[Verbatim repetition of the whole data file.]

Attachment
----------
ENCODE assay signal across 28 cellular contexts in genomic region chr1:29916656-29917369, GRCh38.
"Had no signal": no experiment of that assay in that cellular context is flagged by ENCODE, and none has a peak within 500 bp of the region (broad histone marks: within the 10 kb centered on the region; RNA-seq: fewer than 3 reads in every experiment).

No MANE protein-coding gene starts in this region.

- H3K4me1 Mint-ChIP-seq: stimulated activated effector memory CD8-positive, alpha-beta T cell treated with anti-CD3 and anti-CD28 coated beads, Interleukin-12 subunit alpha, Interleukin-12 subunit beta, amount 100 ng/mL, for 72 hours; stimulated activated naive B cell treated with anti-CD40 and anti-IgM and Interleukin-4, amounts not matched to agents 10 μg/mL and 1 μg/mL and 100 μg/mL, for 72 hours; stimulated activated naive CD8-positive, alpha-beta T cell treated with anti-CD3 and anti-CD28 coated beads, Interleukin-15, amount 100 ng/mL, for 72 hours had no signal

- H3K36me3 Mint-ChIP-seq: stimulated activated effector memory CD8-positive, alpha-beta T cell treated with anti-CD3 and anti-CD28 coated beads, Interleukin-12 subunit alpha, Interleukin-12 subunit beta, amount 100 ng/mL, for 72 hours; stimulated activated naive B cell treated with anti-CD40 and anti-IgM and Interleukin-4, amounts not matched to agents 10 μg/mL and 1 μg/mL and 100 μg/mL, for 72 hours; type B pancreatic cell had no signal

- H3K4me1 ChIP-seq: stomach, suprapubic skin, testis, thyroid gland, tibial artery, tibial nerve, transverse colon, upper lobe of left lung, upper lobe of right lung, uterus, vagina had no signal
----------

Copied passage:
ENCODE assay signal across 28 cellular contexts in genomic region chr1:29916656-29917369, GRCh38.
"Had no signal": no experiment of that assay in that cellular context is flagged by ENCODE, and none has a peak within 500 bp of the region (broad histone marks: within the 10 kb centered on the region; RNA-seq: fewer than 3 reads in every experiment).

No MANE protein-coding gene starts in this region.

- H3K4me1 Mint-ChIP-seq: stimulated activated effector memory CD8-positive, alpha-beta T cell treated with anti-CD3 and anti-CD28 coated beads, Interleukin-12 subunit alpha, Interleukin-12 subunit beta, amount 100 ng/mL, for 72 hours; stimulated activated naive B cell treated with anti-CD40 and anti-IgM and Interleukin-4, amounts not matched to agents 10 μg/mL and 1 μg/mL and 100 μg/mL, for 72 hours; stimulated activated naive CD8-positive, alpha-beta T cell treated with anti-CD3 and anti-CD28 coated beads, Interleukin-15, amount 100 ng/mL, for 72 hours had no signal

- H3K36me3 Mint-ChIP-seq: stimulated activated effector memory CD8-positive, alpha-beta T cell treated with anti-CD3 and anti-CD28 coated beads, Interleukin-12 subunit alpha, Interleukin-12 subunit beta, amount 100 ng/mL, for 72 hours; stimulated activated naive B cell treated with anti-CD40 and anti-IgM and Interleukin-4, amounts not matched to agents 10 μg/mL and 1 μg/mL and 100 μg/mL, for 72 hours; type B pancreatic cell had no signal

- H3K4me1 ChIP-seq: stomach, suprapubic skin, testis, thyroid gland, tibial artery, tibial nerve, transverse colon, upper lobe of left lung, upper lobe of right lung, uterus, vagina had no signal